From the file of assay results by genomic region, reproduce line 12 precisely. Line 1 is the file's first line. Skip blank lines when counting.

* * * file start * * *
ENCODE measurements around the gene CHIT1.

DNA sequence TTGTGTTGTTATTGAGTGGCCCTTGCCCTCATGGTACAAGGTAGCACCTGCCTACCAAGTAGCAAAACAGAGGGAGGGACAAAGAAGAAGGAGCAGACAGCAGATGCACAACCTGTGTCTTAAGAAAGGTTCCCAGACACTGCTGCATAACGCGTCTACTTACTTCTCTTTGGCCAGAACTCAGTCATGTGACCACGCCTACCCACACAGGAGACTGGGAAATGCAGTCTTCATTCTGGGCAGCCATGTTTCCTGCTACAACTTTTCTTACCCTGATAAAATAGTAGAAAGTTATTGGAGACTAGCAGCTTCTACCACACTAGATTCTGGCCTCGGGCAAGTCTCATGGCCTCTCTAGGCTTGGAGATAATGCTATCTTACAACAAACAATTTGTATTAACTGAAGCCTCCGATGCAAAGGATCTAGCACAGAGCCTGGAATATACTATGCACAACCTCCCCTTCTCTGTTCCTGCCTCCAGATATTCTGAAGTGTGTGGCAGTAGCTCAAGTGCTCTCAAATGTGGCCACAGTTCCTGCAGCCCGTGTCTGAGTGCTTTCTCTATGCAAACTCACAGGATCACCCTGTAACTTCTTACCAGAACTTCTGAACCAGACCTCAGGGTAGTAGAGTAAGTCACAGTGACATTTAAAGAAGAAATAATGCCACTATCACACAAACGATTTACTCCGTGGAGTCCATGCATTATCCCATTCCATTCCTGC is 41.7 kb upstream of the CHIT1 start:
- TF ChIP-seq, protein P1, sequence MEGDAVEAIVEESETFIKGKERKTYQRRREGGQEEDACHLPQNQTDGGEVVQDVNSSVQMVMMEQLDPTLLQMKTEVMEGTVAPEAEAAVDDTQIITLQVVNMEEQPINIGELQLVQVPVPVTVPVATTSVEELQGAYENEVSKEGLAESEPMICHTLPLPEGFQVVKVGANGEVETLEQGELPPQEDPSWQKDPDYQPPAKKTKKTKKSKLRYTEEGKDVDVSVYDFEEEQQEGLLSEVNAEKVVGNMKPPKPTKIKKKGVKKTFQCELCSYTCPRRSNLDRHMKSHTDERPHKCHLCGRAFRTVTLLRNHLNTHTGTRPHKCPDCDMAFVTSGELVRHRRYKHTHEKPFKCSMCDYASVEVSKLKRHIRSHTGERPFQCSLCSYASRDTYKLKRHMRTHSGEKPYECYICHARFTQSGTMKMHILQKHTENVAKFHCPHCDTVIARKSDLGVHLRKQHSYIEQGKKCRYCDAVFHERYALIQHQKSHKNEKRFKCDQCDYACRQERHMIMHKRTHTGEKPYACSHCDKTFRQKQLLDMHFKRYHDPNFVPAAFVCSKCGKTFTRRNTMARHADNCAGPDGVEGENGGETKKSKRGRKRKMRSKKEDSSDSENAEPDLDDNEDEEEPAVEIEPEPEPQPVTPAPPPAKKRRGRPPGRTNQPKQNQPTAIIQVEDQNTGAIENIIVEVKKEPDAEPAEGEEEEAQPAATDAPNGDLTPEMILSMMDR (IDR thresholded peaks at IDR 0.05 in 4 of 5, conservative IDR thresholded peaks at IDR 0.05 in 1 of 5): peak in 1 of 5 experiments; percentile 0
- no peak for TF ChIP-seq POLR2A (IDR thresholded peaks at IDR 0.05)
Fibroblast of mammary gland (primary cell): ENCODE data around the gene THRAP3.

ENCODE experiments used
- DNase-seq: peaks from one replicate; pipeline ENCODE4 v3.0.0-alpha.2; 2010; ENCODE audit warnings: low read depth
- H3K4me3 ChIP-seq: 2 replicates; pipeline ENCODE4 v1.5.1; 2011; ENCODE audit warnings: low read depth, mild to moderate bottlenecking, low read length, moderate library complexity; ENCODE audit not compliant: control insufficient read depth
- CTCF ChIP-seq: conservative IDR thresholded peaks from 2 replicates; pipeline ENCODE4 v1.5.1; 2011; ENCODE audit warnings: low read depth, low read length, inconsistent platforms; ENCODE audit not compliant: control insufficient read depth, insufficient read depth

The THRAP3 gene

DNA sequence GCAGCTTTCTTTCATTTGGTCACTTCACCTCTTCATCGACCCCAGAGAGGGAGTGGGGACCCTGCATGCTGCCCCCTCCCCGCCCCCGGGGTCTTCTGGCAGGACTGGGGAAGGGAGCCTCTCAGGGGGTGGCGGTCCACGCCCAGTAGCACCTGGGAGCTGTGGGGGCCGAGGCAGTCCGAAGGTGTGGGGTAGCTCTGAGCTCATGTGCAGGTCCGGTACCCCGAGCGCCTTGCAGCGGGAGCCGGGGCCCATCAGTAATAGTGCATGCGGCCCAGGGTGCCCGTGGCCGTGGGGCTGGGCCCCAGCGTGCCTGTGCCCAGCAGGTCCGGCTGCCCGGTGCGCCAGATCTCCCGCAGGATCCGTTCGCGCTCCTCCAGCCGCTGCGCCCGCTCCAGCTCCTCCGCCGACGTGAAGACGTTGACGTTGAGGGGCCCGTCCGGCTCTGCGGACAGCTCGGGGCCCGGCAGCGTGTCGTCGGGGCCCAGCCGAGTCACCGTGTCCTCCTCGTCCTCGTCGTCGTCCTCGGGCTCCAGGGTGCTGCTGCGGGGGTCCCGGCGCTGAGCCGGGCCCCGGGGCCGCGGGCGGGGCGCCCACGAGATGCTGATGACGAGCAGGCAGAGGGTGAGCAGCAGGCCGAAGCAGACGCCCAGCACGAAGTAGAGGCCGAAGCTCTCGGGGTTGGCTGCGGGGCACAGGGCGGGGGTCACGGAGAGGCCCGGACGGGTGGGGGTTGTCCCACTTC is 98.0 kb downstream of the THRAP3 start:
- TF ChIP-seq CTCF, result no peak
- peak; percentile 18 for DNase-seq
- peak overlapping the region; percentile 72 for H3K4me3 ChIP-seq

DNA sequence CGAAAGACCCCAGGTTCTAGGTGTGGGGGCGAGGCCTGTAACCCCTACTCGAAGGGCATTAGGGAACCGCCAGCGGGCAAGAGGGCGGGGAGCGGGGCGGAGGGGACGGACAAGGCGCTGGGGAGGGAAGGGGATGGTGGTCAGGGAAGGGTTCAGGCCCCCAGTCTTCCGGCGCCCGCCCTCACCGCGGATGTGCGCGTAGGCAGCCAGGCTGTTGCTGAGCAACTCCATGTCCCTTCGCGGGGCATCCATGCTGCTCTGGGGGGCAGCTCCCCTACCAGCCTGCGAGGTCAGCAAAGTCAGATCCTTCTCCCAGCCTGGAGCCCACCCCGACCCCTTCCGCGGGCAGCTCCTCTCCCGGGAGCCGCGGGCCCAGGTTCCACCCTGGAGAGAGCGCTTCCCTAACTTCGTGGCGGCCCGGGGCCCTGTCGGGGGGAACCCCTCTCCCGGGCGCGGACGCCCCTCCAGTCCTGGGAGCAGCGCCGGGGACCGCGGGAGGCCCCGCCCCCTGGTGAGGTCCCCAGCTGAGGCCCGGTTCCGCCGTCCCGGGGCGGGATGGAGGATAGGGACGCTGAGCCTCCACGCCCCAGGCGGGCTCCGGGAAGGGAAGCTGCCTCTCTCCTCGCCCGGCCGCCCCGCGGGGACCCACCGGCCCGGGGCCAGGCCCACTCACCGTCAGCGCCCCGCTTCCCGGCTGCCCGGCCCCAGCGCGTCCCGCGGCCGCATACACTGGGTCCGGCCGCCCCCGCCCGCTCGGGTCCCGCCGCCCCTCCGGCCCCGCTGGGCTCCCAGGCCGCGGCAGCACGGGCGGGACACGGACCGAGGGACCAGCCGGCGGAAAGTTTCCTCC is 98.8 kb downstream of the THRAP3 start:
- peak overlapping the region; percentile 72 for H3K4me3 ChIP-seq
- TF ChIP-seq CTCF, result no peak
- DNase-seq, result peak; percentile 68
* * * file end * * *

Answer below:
- TF ChIP-seq CTCF, result no peak